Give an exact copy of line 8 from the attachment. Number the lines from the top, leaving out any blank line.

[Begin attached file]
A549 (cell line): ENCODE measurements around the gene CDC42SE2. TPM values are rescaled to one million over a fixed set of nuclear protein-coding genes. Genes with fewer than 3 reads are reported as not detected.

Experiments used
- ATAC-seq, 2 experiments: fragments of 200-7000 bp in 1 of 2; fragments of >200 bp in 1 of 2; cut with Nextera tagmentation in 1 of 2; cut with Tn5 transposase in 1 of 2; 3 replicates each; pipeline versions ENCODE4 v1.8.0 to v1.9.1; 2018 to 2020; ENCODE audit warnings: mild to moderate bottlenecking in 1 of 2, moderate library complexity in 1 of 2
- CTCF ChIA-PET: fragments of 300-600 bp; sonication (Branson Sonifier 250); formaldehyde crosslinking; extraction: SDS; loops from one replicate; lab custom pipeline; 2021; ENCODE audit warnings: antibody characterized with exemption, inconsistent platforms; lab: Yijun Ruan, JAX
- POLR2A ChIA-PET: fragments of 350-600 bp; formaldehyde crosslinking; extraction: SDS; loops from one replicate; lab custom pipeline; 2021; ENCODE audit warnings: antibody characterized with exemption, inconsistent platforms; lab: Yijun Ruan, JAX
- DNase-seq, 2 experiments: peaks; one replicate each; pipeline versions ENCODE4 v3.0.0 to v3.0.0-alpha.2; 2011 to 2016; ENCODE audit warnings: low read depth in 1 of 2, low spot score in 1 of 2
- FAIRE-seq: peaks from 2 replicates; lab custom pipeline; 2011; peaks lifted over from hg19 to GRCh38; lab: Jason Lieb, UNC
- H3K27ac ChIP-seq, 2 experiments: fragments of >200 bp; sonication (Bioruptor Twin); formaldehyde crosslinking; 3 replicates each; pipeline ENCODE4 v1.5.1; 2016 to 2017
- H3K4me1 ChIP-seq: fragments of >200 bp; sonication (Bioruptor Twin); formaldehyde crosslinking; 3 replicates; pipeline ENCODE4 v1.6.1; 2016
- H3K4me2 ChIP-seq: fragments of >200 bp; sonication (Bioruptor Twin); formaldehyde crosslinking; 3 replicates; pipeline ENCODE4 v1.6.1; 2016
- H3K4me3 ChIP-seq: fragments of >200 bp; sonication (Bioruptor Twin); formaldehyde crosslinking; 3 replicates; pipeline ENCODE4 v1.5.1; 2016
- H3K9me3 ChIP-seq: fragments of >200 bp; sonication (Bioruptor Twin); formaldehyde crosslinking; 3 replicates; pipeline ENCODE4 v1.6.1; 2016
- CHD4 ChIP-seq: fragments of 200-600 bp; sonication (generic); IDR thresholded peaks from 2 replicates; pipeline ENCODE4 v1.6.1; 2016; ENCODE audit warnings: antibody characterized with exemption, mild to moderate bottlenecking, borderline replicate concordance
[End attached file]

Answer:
- H3K27ac ChIP-seq, 2 experiments: fragments of >200 bp; sonication (Bioruptor Twin); formaldehyde crosslinking; 3 replicates each; pipeline ENCODE4 v1.5.1; 2016 to 2017